The information and communications technology (ICT) industries are a vital part of the American economy, employing 4.2 million U.S. workers in 2012. Every sector of the economy relies on ICT hardware, software and services to some degree. In addition, over 70 percent of ICT spending occurs outside of the United States. Access to global markets enables American ICT companies to make substantial investments in research, capital spending, and worker training in the United States; increase productivity across sectors by developing innovative products and processes; and generate new ideas, firms, and jobs that maintain the pre-eminence of the U.S. ICT industries. Thus, growth of ICT exports is an essential element in the success of efforts to expand business opportunities for American workers and employers generally.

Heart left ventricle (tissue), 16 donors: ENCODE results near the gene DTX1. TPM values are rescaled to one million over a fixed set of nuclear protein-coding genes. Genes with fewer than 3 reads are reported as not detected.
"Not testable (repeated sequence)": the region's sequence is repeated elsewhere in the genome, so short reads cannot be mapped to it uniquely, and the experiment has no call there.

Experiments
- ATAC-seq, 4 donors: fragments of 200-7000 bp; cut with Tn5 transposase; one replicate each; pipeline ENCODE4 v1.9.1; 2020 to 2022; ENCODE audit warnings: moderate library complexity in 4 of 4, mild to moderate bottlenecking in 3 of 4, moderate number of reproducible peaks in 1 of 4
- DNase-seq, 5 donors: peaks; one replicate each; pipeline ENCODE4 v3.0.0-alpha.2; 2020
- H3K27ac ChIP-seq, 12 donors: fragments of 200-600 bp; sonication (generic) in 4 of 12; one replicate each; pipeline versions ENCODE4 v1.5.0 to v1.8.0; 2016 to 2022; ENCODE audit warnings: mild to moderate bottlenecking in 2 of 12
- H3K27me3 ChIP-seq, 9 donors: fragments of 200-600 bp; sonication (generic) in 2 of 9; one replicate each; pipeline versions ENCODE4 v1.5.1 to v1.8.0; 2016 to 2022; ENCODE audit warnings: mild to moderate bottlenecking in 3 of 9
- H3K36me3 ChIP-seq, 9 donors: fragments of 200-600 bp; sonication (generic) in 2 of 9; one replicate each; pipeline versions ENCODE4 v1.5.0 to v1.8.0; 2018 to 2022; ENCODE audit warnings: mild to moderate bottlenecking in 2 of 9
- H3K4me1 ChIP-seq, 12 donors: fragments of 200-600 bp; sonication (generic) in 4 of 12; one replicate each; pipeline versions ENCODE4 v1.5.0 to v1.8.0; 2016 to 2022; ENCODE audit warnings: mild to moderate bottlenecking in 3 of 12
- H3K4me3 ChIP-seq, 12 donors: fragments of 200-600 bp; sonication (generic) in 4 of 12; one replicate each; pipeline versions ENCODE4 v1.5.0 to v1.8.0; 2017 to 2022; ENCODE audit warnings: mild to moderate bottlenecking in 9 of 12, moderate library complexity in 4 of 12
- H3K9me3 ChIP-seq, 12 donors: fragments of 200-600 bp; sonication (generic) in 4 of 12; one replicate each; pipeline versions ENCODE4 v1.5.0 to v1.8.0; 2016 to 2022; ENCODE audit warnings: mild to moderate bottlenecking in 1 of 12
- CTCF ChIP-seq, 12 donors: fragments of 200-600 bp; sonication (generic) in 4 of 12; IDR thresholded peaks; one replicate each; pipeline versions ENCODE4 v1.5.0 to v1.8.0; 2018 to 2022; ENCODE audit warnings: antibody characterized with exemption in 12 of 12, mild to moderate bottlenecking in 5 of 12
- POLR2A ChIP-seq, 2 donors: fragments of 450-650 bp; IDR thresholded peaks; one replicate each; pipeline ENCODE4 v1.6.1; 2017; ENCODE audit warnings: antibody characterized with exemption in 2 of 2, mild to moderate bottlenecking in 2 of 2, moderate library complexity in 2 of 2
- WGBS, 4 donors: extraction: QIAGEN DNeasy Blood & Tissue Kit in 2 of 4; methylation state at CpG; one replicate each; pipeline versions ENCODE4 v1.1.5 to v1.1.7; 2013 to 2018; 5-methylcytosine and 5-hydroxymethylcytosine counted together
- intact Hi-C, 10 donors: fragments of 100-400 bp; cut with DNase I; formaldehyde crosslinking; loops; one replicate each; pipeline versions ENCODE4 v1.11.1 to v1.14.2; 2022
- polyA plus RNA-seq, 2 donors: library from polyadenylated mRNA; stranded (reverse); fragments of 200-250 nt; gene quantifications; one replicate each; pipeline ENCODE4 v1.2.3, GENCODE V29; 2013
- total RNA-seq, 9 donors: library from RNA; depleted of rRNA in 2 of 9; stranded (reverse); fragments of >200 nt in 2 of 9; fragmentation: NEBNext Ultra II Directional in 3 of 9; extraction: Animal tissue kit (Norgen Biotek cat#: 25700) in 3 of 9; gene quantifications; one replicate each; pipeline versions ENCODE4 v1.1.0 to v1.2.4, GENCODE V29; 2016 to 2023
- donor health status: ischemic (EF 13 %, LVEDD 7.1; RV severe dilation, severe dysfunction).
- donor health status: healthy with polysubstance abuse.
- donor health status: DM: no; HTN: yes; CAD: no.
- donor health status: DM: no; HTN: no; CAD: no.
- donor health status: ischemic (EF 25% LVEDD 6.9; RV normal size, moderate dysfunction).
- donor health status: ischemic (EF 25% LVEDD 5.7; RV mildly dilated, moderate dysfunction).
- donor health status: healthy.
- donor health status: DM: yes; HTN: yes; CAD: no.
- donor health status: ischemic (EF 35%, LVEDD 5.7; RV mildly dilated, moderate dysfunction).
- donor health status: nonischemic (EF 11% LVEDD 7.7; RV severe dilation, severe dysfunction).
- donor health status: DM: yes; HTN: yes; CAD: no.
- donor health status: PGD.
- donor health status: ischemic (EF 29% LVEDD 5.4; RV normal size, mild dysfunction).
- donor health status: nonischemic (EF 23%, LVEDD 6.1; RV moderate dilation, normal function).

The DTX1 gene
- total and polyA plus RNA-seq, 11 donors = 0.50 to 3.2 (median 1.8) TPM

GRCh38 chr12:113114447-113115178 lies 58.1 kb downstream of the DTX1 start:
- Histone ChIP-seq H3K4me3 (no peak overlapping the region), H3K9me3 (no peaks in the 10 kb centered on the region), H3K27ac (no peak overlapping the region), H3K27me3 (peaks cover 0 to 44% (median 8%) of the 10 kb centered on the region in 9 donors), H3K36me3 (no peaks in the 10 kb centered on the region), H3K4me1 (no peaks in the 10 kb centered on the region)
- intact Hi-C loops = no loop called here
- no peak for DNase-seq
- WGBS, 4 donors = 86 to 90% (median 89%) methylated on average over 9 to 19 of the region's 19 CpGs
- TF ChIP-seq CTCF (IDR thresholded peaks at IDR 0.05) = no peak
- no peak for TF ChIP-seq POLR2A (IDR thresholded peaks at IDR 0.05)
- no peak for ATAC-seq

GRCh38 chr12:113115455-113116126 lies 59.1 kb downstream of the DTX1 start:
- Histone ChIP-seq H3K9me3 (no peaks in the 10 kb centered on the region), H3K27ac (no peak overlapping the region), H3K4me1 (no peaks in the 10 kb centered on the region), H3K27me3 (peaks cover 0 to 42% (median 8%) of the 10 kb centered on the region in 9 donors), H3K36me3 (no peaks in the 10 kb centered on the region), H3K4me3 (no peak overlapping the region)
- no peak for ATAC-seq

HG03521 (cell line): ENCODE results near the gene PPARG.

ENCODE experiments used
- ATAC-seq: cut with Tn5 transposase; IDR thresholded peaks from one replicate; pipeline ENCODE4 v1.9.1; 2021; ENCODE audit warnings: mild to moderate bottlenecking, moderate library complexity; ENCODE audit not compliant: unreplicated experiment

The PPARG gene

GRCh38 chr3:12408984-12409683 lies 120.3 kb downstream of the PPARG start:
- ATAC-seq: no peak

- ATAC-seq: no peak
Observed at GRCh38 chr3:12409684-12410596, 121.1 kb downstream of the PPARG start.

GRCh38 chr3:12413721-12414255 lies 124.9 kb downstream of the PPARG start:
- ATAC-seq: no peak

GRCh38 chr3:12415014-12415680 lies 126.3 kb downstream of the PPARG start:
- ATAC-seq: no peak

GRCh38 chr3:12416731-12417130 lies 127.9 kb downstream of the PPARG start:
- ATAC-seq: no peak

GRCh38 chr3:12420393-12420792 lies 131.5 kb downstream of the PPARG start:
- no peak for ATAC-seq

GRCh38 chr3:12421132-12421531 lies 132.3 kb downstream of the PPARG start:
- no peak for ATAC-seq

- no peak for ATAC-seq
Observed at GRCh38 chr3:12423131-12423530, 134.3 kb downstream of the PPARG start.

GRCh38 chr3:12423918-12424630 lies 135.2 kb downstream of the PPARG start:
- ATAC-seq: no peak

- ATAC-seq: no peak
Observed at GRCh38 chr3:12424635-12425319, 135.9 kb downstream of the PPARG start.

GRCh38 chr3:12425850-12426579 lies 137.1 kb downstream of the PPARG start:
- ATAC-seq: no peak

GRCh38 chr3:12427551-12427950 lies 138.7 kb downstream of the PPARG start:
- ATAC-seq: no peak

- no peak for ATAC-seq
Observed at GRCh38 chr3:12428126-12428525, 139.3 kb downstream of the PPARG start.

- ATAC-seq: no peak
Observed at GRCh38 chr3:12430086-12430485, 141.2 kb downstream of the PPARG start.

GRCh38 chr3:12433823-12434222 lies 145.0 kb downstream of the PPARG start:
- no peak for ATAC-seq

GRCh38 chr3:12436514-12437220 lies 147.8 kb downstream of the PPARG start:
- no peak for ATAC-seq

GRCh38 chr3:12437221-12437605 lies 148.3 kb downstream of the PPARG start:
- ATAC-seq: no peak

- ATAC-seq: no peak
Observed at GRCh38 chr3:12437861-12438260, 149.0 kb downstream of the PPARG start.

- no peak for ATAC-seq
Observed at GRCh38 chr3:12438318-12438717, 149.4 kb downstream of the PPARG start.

In 2012, U.S. ICT exports exceeded $270 billion, or more than $1 out of every $8 in total U.S. exports. They include $201 billion of domestically manufactured goods like Intel or Micron semiconductors; $72 billion of ICT services such as consulting services provided by companies like IBM and Xerox; data and computer processing services like those provided by EMC; and royalties collected by U.S. companies for software purchased by customers around the world.
This study explores the importance of ICT exports to states and congressional districts across the United States. All 50 states and 435 congressional districts – plus the District of Columbia – export ICT hardware, software and services. The foreign markets are many, and varied.